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20131028
20131105
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, that the government may be tapping directly into the backbone of big companies like facebook, google, ect.. these are the programmatic matters that led to the discussion, reform base we hear about over the summer, and they raise fundamental questions, not just about fisa as enacted, but about whether the transparency and oversight mechanisms that have are risen under that are effective, and so the idea behind our briefing today is to give you guys both a sense of what those transparency and oversight mechanisms are and why they either are or are not or are debatably working, and, indeed, since there's so much call for reform in some parts of congress these days, we give you a sense of the merits or lack thereof of the competing reform proposals as we see hearings, for example, in the senate judiciary committee, and next tuesday, the following monday before the privacy and civil rights oversight board, and the short version is, right, now is a time ripe for discussion about whether fisa needs fixing, and if so, how to fix it, and so hence this briefing to sort of talk about where we are an
adds these thoughts. how can it crash, google, hits , youtube get more per hour than the aca site did all day. > it's part of the reinvision rated effort to fix these problems. a tech surge where the administration says they're of experts ots bringing them onboard. they're not telling reporters where they are. to the people to help them fix the federal website. line, hello. ured >> hi, how are you doing? >> fine, thank you. > i just think this is so funny. what do people do before you had a computer? that all theselves time in the newsroom. >> take care of your business. ways you can r sign up for this law instead of a website. ridiculous. so that's all i have to say. i think it's funny. read, of the stories i though, is for the people calling in on the phone lines promoted is the phone ne lines are signed for guidance. >> some of the operators are having a hard time working system. he >> you can sign up with a paper application and there's a separate contractor to do that. but they envision a specific amount of volume. if that volume really increases, problems ave some fixing these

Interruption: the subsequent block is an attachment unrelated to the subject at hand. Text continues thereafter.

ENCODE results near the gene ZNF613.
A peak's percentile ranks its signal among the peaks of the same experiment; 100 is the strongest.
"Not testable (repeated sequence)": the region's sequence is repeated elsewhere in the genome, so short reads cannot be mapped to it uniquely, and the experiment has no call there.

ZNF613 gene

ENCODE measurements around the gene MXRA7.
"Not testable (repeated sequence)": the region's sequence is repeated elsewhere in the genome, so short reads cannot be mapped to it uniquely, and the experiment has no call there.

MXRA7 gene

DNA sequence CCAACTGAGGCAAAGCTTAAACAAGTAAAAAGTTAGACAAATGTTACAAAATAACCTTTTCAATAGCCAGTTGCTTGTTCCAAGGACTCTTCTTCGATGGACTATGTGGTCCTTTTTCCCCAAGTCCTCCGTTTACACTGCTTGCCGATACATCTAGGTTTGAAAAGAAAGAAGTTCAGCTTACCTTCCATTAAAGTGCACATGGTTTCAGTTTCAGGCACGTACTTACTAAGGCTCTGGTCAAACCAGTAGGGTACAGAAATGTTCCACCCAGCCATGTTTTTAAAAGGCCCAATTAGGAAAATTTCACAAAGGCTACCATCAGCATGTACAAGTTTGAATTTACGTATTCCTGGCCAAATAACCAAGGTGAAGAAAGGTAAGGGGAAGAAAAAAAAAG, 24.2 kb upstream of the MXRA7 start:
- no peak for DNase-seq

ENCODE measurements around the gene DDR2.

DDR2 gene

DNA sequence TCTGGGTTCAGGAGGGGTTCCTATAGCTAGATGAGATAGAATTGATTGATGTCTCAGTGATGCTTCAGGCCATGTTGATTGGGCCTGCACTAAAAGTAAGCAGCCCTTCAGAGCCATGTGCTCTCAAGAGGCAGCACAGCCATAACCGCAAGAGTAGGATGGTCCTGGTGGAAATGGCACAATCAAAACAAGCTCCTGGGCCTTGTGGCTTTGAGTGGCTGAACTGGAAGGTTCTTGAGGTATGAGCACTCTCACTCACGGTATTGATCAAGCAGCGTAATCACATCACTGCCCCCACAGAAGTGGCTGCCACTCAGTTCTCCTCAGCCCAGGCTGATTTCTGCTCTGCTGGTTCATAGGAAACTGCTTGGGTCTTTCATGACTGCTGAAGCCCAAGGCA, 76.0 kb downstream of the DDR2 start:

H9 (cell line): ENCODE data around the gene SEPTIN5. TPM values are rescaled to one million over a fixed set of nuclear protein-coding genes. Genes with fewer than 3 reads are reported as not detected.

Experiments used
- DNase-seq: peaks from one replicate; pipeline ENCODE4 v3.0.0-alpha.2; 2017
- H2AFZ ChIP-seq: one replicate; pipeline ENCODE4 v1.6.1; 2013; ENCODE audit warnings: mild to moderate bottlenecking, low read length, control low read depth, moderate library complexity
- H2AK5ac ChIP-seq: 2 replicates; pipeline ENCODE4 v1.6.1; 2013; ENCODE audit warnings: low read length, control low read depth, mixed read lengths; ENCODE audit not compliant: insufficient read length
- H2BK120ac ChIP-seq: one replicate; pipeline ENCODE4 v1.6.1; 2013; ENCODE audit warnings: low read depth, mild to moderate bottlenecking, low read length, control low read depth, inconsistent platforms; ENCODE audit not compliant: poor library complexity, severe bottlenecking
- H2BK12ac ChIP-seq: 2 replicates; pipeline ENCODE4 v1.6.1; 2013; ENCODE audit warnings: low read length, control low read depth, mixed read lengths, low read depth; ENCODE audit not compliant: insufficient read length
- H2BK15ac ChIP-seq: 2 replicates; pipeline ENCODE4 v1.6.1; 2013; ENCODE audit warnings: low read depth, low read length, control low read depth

to defend themselves. >> a lot of fun talking about that. google had the same capabilities, that is really cool. i do know you had new nuclear submarines and collections satellites but put that aside for the moment. don't underestimate your opponents please. don't underestimate your own capabilities to deal with those because they are not bound by our laws. the thing on the metrics point, ceos and c i os have different metrics. and not going to get a sale. the ceo's metric is it will make the company get more money and that is the angle you have to take so we're seeing ceos do this calculation of risk. does your board have a risk committee? most people say yes and the risk committee considers cyberrisks? the answer is global mix and that is one of the metric we can use to see how this is changing. different matter, this is a hard problem. >> support my colleague here. toss out a concern about the lens that is used, discussing this issue. and other activities of crime, spying but activities that are constant, in reality we are not going to eliminate. it will not disappear from other countri